Introducing 2013-14 CT Fellow Christopher McCrudden

Constitutional Transitions is pleased to introduce Christopher McCrudden, one of six visiting fellows to join the Center this academic year. McCrudden comes to NYU Law from Queen’s University Belfast, where he is a Professor of Human Rights and Equality Law, and the University of Michigan Law School, where he serves as the William W. Cook Global Law Professor. Currently in the third and final year of a Leverhulme fellowship, this year he is a Joint Straus / Senior Emile Noēl Fellow-at-Large at the Straus Institute. McCrudden is a Fellow of the British Academy, and a practicing barrister at the English Bar.

McCrudden’s current research project is entitled “An Integrated Theory of Comparative Human Rights Law.” More information on that project is available here. He describes his research objective as a reconceptualization of human rights law. His work incorporates the methodologies and perspectives of several disciplines in order to theorize the understanding of human rights, drawing on but broadening his long-term interests in questions of equality and freedom from discrimination. This year, his research will culminate in a discussion of the use of transnational judicial borrowing in the human rights context. As part of this work, McCrudden is helping to organize a conference at NYU Law which will address this phenomenon, focusing on the European Court of Justice and European Court of Human Rights (ECtHR) in particular.

Human rights norms, McCrudden explains, are most often understood in an international context, guaranteed by treaty and customary law, or a national context, primarily guaranteed by constitutional law. He offers a third perspective: a transnational legal understanding. Various inquiries have followed from this premise in work over the previous few years. This project has examined the relationship between human rights and human dignity, including the significance of importing the theological, philosophical and historical underpinnings of dignity into human rights discourse. A second aspect of the project has investigated the methodology of how courts in different contexts address rights based claims, searching for patterns in their reasoning. Work on both these issues will be published this academic year, the former in an edited volume entitled Understanding Human Dignity (OUP, 2013), and the latter in another edited collection, Reasoning Rights: Comparative Judicial Engagement (Hart, 2014).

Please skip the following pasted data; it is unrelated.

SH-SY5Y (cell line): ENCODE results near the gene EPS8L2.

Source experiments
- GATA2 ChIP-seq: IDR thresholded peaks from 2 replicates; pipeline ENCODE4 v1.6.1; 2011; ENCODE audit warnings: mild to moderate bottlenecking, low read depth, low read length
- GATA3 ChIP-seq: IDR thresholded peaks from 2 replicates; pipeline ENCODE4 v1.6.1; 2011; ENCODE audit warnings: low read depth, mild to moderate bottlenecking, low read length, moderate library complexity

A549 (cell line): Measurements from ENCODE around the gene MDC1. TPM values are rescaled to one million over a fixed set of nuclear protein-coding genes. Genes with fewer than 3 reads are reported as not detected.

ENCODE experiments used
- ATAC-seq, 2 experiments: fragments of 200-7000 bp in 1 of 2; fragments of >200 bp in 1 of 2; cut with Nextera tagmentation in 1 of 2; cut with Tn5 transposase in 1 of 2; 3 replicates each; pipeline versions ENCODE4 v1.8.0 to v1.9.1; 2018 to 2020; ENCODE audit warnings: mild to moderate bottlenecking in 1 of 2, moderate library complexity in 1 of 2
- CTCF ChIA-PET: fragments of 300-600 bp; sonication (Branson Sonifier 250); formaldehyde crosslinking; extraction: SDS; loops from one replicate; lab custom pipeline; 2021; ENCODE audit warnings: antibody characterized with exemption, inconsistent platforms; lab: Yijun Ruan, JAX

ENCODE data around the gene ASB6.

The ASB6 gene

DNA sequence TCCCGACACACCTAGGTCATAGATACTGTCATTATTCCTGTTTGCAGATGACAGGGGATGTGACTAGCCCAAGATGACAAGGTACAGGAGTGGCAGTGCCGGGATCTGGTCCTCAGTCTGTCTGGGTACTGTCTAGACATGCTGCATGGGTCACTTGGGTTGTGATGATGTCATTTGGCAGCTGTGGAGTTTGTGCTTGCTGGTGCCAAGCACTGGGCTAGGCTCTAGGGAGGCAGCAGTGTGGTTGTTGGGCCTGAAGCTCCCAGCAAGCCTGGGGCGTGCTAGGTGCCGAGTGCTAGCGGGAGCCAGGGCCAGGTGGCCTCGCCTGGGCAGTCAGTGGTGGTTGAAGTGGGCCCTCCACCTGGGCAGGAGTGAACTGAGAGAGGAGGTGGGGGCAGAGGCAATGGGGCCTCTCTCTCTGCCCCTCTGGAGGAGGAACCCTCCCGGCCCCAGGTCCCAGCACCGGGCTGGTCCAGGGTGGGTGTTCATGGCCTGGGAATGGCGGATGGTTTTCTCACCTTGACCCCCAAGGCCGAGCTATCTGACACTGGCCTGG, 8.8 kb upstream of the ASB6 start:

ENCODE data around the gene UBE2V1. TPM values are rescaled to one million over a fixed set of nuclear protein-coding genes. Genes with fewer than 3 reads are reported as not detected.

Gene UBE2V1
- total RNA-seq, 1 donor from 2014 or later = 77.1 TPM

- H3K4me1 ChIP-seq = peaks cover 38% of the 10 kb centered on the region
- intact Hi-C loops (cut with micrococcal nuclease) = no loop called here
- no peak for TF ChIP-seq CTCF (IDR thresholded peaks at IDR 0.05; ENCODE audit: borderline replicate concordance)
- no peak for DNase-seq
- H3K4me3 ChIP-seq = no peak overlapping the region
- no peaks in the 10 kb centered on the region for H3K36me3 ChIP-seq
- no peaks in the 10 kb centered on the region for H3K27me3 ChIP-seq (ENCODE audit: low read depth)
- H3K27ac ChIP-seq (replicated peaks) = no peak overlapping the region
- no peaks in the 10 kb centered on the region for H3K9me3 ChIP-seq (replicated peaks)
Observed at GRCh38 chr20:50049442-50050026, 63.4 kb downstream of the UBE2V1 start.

Understanding where rights derive from and their implications for broader issues of governance, McCrudden explains, is especially important in transitioning societies, where political stress leads to more disputed and more dynamic conceptions. His recently published book, Courts and Consociations: Human Rights versus Power-sharing (OUP, 2013), looks at human rights in the particularly fraught context of divided societies emerging from conflict. The work examines the inherent tension between power-sharing as a method of ethnic dispute resolution on the one hand, and universalistic human rights on the other. The book, co-authored by political scientist Brendan O’Leary, observes that negotiated peace settlements are increasingly formed under international pressure, with demands for democratic and human rights norms to be incorporated. These demands, however, may be directly at odds with the power-sharing systems sought by the parties, which expressly incorporate group identities into the system of government.

The book explores this dynamic particularly in the context of Bosnia and Herzegovina, and the power-sharing government established under the 1995 Dayton Accords. Despite the fact that the agreement had kept the peace for nearly fifteen years, the European Court of Human Rights ruled in its 2009 Sejdić and Finci decision that it was incompatible with the right to equality, since political representation was divided between Bosniaks, Croats, and Serbs, to the exclusion of Jewish and Roma citizens. The book argues that this conclusion was ill advised—not because it upheld human rights values, but because it failed to understand the limitations of such values. “If you’re going to be serious about human rights and their effectiveness,” he explains, “you need to be quite clear as to the limits. It will fall into disrepute if it claims to do too much.”

We hope you will join us in welcoming Christopher McCrudden to the Center. To read his full biography, please click here.


Introducing 2013-14 CT Fellow Wojciech Sadurski
(30 November 2013)

Introducing Fall 2013 CT Fellow Lech Garlicki
(2 November 2013)

Introducing Fall 2013 CT Fellow Mohammad Fadel
(2 November 2013)

Introducing 2013-14 CT Fellow David Dyzenhaus
(12 October 2013)

Introducing 2013-14 CT Fellow George Anderson
(12 October 2013)

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